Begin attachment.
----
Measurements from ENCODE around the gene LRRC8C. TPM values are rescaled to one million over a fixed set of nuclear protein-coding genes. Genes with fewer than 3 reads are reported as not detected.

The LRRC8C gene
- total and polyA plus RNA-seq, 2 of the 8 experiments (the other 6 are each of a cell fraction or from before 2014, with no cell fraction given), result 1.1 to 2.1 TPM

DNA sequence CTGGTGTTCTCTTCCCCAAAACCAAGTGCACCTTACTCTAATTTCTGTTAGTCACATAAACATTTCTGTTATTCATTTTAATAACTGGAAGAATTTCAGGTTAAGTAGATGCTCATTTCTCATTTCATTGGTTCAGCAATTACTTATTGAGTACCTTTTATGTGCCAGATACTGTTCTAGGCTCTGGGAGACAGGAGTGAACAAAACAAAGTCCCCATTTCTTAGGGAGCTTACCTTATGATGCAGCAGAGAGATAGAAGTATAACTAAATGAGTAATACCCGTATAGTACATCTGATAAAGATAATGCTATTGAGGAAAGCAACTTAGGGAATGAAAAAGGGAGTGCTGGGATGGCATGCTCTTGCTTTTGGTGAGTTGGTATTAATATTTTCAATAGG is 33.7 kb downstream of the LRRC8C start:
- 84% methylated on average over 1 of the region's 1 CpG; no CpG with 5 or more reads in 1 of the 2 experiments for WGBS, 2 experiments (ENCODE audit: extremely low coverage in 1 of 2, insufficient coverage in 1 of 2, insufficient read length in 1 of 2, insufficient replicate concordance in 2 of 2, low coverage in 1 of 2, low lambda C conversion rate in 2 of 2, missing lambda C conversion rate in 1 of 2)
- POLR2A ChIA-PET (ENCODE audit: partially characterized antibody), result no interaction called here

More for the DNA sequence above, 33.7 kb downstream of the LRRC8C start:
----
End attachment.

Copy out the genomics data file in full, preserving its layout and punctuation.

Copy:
Measurements from ENCODE around the gene LRRC8C. TPM values are rescaled to one million over a fixed set of nuclear protein-coding genes. Genes with fewer than 3 reads are reported as not detected.

The LRRC8C gene
- total and polyA plus RNA-seq, 2 of the 8 experiments (the other 6 are each of a cell fraction or from before 2014, with no cell fraction given), result 1.1 to 2.1 TPM

DNA sequence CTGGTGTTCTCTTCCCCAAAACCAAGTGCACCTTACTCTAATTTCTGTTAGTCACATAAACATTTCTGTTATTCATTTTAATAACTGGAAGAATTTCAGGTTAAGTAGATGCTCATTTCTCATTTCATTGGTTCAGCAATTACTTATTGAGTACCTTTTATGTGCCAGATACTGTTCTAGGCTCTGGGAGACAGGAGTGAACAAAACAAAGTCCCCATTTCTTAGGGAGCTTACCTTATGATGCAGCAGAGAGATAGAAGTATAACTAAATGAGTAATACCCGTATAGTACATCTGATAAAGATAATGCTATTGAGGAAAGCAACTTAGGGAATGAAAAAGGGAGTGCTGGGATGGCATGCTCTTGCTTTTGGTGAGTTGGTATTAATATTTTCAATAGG is 33.7 kb downstream of the LRRC8C start:
- 84% methylated on average over 1 of the region's 1 CpG; no CpG with 5 or more reads in 1 of the 2 experiments for WGBS, 2 experiments (ENCODE audit: extremely low coverage in 1 of 2, insufficient coverage in 1 of 2, insufficient read length in 1 of 2, insufficient replicate concordance in 2 of 2, low coverage in 1 of 2, low lambda C conversion rate in 2 of 2, missing lambda C conversion rate in 1 of 2)
- POLR2A ChIA-PET (ENCODE audit: partially characterized antibody), result no interaction called here

More for the DNA sequence above, 33.7 kb downstream of the LRRC8C start: